To determine lifetime, the routine approximately integrates the slowly varying orbit elements over time. It does this by integrating over one orbit to determine the rate-of-change of each variable, and then assumes this rate is constant for n number of orbits per calculation (specified on GUI). To increase accuracy, lower this number. The integration of 1 orbit is done over n sub-arcs when n is the number of Gaussian quadratures--the sub-arcs are of constant angular measure (in true anomaly, not time). To increase accuracy, make n larger. Each sub-arc is integrated using a 9-point Gaussian quadrature (i.e., there are 9 sample points within each sub-arc).
Highly eccentric satellites, which are in higher drag regimes for very short times compared with their period, will need to take the number of Gaussian quadratures to be much higher to ensure that drag is sampled adequately.
Decay Altitude The altitude at which the satellite's orbit is determined to be decayed. Lifetime calculations stop at this altitude.
Use 2nd Order Oblateness Correction If ON, a second-order correction is included in the Earth oblateness calculation. This correction is the term, which contributes as much to the gravitational potential as the J3, J4, and J5 terms do.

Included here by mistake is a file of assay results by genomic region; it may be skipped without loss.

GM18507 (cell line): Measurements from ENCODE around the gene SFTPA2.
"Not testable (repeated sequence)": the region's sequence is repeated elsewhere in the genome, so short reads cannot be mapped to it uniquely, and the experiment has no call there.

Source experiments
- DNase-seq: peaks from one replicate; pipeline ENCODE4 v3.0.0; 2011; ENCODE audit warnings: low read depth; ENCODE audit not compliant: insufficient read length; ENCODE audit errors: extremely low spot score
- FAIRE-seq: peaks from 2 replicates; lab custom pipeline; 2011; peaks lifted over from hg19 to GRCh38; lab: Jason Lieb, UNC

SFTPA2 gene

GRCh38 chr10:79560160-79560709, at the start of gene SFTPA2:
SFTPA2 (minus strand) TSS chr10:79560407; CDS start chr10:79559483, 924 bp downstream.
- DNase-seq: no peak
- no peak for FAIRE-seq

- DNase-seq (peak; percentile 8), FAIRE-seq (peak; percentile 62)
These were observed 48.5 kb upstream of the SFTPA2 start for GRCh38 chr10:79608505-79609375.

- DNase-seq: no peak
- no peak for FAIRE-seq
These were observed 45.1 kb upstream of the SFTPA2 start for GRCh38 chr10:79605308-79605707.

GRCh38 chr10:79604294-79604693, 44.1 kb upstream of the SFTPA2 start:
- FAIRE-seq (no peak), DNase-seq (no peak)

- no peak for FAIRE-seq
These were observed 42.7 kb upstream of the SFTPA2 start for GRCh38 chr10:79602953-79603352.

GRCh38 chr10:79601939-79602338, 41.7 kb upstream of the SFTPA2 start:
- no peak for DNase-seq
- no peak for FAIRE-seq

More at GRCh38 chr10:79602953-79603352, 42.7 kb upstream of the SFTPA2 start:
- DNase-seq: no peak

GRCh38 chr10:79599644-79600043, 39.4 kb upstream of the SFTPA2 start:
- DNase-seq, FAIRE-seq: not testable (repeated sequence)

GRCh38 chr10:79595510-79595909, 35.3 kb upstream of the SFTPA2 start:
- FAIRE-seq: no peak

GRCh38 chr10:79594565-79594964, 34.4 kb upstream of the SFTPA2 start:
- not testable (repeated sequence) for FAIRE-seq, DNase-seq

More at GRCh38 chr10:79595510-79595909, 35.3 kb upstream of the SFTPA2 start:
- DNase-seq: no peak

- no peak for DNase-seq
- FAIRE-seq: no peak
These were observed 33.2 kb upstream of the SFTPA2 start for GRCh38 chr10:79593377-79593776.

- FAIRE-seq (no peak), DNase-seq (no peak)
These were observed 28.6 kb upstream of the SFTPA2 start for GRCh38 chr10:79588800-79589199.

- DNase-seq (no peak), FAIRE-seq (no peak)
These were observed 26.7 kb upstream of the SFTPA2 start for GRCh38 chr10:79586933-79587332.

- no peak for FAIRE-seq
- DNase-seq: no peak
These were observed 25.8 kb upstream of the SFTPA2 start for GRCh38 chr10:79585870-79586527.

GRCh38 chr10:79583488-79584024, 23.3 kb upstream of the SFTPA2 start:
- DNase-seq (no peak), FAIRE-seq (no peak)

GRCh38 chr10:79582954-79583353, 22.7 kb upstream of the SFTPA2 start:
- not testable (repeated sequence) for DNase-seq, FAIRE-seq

Second order oblateness effects can result in the modeling of an erroneous growth in the eccentricity for certain orbits, which results in lower than expected lifetime predictions.

Rotating Atmosphere If ON, the west-to-east winds induced by atmospheric rotation are included in the perturbations to the orbit.

Computing Lifetime

Once the appropriate values have been set in the Lifetime and Advanced windows, use the Compute button to start the lifetime calculations. How long the Lifetime tool takes to estimate the satellite's lifetime depends primarily on how high the satellite is at epoch and on the Orbits per Calculation and Gaussian Quadratures parameters.

A Progress window shows the progress of the Lifetime tool and gives you the opportunity to cancel the computations if necessary. The Progress bar reaches 100% when the satellite decays. The "percent of limit" progress message reaches 100% when the number of orbits analyzed by Lifetime equals the Orbit Count Limit parameter set in the Advanced window. If the "percent of limit" significantly outpaces the Progress bar, you may want to cancel the computations and increase the Orbit Count Limit. Otherwise, Lifetime will probably reach the limit before the satellite actually decays. Similarly, if the Progress bar moves very slowly or if the time remaining steadily rises, Lifetime may take a while to estimate the orbital lifetime of the satellite.